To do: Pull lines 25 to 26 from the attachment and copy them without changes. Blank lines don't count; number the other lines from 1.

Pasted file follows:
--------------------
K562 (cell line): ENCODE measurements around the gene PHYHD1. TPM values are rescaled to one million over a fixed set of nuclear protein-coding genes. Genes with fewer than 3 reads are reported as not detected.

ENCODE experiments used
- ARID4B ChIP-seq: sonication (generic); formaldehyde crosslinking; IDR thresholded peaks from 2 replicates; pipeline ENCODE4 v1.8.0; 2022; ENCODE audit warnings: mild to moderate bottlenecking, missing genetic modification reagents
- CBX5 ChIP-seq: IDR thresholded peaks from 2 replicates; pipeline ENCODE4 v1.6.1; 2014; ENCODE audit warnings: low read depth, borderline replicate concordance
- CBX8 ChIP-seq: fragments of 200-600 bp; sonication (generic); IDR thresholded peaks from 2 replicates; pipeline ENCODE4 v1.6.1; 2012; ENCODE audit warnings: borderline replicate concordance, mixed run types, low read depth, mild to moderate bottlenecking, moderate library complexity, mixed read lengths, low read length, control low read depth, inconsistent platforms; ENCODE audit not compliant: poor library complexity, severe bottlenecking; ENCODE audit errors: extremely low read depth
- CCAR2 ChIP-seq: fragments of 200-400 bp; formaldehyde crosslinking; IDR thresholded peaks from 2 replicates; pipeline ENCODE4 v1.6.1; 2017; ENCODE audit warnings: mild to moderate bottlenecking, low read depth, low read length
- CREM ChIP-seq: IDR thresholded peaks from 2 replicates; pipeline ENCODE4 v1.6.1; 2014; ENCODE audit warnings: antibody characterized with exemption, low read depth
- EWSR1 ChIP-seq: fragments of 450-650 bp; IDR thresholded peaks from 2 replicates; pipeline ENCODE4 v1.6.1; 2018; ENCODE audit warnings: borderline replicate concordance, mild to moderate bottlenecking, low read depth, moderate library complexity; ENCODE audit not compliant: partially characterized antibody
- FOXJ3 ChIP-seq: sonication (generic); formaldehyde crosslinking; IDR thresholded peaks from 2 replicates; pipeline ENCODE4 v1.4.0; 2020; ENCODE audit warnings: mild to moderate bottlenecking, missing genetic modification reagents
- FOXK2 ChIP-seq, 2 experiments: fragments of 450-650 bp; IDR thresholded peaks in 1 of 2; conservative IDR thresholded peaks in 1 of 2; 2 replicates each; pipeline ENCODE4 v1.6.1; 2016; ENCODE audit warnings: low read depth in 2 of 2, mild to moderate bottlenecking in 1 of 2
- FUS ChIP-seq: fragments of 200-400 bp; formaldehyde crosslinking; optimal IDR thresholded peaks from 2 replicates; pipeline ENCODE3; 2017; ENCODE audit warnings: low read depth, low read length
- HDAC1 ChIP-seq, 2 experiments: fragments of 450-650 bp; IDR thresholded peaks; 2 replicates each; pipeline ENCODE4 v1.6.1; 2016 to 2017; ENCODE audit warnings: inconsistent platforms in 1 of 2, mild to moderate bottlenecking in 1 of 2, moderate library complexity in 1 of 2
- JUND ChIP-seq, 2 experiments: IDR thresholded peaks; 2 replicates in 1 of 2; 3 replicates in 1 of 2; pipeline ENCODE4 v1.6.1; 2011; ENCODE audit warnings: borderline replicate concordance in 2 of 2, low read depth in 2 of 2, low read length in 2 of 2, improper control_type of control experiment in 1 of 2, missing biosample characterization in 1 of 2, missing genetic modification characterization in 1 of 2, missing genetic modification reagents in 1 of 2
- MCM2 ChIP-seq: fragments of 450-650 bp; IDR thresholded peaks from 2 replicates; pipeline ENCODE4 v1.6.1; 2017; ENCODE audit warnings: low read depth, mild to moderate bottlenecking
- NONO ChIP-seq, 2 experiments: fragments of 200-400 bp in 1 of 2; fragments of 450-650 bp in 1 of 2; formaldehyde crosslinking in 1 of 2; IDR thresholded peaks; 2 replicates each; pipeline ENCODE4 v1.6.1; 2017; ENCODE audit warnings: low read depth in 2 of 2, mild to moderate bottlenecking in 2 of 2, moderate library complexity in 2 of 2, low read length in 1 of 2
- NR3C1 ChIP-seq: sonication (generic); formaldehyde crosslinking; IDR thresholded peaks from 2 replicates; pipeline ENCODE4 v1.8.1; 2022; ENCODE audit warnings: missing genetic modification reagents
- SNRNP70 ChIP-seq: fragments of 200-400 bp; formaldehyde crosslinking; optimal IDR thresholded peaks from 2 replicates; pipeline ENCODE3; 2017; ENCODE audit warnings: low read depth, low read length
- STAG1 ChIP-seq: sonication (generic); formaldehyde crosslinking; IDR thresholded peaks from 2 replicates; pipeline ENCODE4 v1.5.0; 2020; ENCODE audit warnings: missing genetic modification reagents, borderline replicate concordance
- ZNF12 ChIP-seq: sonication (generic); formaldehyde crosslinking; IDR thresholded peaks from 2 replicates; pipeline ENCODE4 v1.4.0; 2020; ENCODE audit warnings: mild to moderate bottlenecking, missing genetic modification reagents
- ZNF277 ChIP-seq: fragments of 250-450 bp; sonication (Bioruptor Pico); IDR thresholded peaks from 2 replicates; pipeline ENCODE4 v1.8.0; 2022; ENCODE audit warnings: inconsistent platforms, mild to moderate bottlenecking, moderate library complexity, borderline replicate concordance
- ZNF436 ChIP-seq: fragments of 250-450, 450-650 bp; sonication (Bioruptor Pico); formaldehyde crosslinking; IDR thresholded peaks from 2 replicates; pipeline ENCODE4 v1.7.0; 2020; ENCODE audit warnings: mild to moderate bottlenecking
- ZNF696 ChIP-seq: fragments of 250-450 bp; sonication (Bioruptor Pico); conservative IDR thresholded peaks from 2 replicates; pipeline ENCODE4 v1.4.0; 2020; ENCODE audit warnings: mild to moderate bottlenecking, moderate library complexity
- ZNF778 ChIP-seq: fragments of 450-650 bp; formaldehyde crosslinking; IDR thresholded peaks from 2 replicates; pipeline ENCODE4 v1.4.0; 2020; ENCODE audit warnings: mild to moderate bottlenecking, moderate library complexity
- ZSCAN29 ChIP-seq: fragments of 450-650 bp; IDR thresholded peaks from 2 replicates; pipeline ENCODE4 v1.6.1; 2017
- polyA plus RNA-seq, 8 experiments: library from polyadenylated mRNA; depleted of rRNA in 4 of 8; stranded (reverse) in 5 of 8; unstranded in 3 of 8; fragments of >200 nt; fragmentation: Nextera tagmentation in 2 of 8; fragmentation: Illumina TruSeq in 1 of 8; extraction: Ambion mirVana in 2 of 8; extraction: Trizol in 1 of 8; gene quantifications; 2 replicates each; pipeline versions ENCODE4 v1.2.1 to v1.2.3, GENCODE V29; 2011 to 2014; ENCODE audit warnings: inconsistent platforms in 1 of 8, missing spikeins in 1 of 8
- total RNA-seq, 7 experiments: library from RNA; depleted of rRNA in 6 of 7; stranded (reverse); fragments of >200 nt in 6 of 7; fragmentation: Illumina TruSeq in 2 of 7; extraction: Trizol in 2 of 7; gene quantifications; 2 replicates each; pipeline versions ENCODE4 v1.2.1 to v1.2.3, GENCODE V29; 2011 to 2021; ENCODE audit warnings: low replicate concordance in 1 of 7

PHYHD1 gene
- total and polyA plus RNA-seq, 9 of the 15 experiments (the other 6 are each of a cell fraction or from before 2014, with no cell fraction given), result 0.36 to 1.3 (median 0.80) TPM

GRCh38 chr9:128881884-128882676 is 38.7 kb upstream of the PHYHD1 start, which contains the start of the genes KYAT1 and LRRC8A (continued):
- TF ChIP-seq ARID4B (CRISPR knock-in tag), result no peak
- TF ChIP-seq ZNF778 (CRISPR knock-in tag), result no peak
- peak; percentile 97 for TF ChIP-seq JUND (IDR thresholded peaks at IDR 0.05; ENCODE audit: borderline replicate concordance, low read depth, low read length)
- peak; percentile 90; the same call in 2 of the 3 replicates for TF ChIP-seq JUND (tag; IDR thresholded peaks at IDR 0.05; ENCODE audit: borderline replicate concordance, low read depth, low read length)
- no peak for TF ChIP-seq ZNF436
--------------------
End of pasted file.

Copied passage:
- polyA plus RNA-seq, 8 experiments: library from polyadenylated mRNA; depleted of rRNA in 4 of 8; stranded (reverse) in 5 of 8; unstranded in 3 of 8; fragments of >200 nt; fragmentation: Nextera tagmentation in 2 of 8; fragmentation: Illumina TruSeq in 1 of 8; extraction: Ambion mirVana in 2 of 8; extraction: Trizol in 1 of 8; gene quantifications; 2 replicates each; pipeline versions ENCODE4 v1.2.1 to v1.2.3, GENCODE V29; 2011 to 2014; ENCODE audit warnings: inconsistent platforms in 1 of 8, missing spikeins in 1 of 8
- total RNA-seq, 7 experiments: library from RNA; depleted of rRNA in 6 of 7; stranded (reverse); fragments of >200 nt in 6 of 7; fragmentation: Illumina TruSeq in 2 of 7; extraction: Trizol in 2 of 7; gene quantifications; 2 replicates each; pipeline versions ENCODE4 v1.2.1 to v1.2.3, GENCODE V29; 2011 to 2021; ENCODE audit warnings: low replicate concordance in 1 of 7